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I have a server with a lampp stack and a php based software. This server has very low memory and unfortunately it's not an option for me to change now or increase memory. At least short term.

The low memory impact on the performance is very noticeable. The server is swapping a lot.

Changing from apache to another http server is not an option on short term due to a couple of dependencies.

Can nginx used as a reverse proxy with caching, in the same server, be an alternative to improve performance?

I've used nginx before in other settings with high success. In this case I am very limited. The upside of this solution is that it will free apache from serving static content, in other hand nginx will also consume memory and add up to an already slow system.

3 Answers 3

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This is extremely dependent on the specific workload of the server and why it is consuming as much RAM as it does.

If the stuff generated by your PHP scripts is essentially static (and you have set appropriate cache control headers) so that a caching proxy can actually reuse generated content, it might work (or not). If not, you will just add more strain to the memory.

Generally, if you are severely resource-constrained, switching web servers is not a magic bullet that will fix this. The solution to low RAM is to add more RAM ...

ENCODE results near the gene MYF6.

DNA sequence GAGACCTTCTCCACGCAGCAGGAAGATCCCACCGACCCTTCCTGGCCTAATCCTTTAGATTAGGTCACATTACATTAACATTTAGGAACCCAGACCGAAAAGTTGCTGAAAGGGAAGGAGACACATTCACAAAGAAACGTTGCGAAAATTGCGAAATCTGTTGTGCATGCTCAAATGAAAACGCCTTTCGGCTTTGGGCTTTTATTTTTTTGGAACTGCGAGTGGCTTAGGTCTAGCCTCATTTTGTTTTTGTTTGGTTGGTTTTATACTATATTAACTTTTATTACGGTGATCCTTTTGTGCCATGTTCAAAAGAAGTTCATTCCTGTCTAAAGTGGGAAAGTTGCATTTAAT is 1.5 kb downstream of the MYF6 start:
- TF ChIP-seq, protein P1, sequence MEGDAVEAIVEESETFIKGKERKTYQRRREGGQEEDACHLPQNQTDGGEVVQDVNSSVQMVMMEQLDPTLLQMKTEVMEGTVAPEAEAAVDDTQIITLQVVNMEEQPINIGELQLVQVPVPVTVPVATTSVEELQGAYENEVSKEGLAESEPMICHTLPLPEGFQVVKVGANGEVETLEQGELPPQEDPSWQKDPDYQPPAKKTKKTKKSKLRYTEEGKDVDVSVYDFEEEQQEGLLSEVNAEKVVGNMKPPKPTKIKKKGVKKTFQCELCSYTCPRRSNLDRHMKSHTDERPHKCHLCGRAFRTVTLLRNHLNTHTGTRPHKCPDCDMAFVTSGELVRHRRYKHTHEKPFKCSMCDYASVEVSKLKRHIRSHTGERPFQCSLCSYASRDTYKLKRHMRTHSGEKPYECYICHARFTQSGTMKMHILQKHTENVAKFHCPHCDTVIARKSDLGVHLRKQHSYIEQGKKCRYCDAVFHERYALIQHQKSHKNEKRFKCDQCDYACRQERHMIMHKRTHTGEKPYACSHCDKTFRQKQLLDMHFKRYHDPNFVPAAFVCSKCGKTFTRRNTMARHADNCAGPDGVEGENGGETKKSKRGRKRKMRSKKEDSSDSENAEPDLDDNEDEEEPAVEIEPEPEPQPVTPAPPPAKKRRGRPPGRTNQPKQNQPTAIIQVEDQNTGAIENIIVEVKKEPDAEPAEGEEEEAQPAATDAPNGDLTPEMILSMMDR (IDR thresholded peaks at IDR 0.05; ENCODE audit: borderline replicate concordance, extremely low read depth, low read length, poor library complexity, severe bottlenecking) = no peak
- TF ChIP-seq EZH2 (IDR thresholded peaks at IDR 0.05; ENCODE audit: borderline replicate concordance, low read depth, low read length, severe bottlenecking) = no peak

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  • Thanks. I partially disagree. The solution to low memory can be optimization. Sometimes things just use too much memory as they are by default.
    – nsn
    Nov 5, 2015 at 15:00
  • Optimization has its limits. You said yourself your server is severely resource constrained. RAM is a very cheap resource and up to a certain limit, it's cheaper to just add RAM instead to try to optimize just a little more.
    – Sven
    Nov 5, 2015 at 15:03
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Caching would use memory anyway (and even Apache can do that), so what's the advantage with that? At most to improve performances you can set nginx to serve the static content, while proxying instead to Apache for dynamic content. Of course if:

  • you got enough static content on your website that it would justify that;
  • the memory usage is due to the number of Apache threads (concurrent users) and not to a few very memory hungry scripts.

You might also want to try to lower the maximum number of threads and spare threads in Apache first, this might make your website react a little slower but if you tweak it a little bit and you don't have sudden usage spikes you should be fine.

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  • I did that. The problem is really the apache processes. They just use too much memory with all the modules it loads.
    – nsn
    Nov 5, 2015 at 14:58
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You can use Apache in worker mode (instead of prefork), without mod_php and use PHP in a FPM pool.

Apache will serve static content with small threads instead of big processes (that contains mod_php), and the FPM pool will only serve dynamic content.

This configuration will also allow you to use different php version and configuration in different virtualhosts.

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